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Letter from Robert Smith to Abner Nash
Smith, Robert
October 24, 1780
Volume 15, Pages 129-130

ROB. SMITH TO GOV. ABNER NASH.

Edenton, 24th Oct., 1780.

To His Excellency Abner Nash, Governor, Newbern.
Dear Sir:

I have certain intelligence from Virginia that last Sunday eveningy

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the Enemy landed at Portsmouth to the amount of one Thousand men & upwards. They came in sixty Sail of Vessels. It seems their intention is to march through this State to form a junction with Lord Cornwallis. They sent in two hundred men into Princess Ann County, and plundered it totally and drove in the Cattle. They took Mr. Thorrowgood & Mr. Wake, with several other valuable citizens, and carried them on Board the Fleet, to send them, as is supposed, to some other Country to be tried. Genl. Nelson was down at the time they came in, and used all the endeavours he could with the Militia, offering to head them himself if they would turn out, but he met with so little encouragement he had come up to Suffolk yesterday & on his way to Richmond to hasten down some Regular Troops that are there, but I am afraid they will come too late; I fancy Beubury has ordered the Militia of the district to assemble, but they want arms, and their movements are so slow, officers & men, that my hopes from them, I must confess, is not the most sanguine, and as this place is said to be one of their objects, I fear they will but too cheaply obtain it. We are preparing to make the best opposition we can, but God knows, unaided, unsupported, the small number of Inhabitan of this Town cannot carry their opposition far.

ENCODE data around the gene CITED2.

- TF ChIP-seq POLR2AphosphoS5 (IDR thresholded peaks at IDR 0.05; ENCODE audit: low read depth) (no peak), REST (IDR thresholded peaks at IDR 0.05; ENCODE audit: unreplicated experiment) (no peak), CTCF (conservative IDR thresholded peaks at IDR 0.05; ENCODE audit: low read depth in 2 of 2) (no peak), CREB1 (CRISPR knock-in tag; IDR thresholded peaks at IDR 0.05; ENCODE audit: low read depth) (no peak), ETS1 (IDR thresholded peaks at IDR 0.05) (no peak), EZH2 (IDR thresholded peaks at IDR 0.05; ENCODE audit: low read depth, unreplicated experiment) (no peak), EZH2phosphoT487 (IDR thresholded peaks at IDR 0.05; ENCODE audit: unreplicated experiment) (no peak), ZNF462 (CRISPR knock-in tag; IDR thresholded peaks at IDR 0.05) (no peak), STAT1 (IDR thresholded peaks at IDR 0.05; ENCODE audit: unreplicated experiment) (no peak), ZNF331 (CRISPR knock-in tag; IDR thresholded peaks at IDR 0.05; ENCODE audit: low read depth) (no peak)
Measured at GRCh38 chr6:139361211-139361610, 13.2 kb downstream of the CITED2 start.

I have sent an Express to the Great Bridge to see if that post is still in our possession. Should that be the case, we could, I think, maintain it against all the force they have yet landed. I fancy the Genl. will write you and crave hard for Council, Aid & assistance; but as I was not certain of it I took the liberty to write you this line, thinking your Excellency would be anxious to know how matters stood this way.

The last account I had from the Great Bridge it was in our possession; we had several pieces of Artillery mounted there, and a small Garrison Collected from the different Counties round it. It's a very tenable and very important Post.

I have the Honour to be, with much respect,
Your Excellency's most obedt. H. Servt.,
ROB. SMITH.